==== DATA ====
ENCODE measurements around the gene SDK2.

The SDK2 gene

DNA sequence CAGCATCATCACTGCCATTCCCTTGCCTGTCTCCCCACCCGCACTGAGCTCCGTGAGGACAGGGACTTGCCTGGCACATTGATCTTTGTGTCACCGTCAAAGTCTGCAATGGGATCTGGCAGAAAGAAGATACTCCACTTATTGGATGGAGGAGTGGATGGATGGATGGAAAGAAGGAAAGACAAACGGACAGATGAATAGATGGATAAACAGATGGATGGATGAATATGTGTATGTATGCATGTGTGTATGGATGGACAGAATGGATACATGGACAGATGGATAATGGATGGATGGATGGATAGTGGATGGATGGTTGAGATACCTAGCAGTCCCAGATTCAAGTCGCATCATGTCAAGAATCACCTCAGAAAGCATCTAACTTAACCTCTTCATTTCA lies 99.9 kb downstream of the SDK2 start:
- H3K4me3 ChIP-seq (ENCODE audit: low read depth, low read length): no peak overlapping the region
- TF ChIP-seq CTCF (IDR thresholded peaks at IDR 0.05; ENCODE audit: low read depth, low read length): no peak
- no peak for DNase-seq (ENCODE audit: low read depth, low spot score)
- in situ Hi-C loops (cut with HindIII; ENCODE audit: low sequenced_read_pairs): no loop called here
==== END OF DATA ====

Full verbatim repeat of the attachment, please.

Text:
ENCODE measurements around the gene SDK2.

The SDK2 gene

DNA sequence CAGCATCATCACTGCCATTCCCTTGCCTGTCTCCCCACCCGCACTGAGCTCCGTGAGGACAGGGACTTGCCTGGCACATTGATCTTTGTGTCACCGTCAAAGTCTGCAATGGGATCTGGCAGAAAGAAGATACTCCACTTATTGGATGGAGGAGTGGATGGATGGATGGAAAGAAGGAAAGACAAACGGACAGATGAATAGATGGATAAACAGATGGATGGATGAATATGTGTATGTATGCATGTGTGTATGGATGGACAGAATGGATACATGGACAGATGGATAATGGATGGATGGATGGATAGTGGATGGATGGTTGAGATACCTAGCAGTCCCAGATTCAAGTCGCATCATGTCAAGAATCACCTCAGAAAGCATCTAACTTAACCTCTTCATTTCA lies 99.9 kb downstream of the SDK2 start:
- H3K4me3 ChIP-seq (ENCODE audit: low read depth, low read length): no peak overlapping the region
- TF ChIP-seq CTCF (IDR thresholded peaks at IDR 0.05; ENCODE audit: low read depth, low read length): no peak
- no peak for DNase-seq (ENCODE audit: low read depth, low spot score)
- in situ Hi-C loops (cut with HindIII; ENCODE audit: low sequenced_read_pairs): no loop called here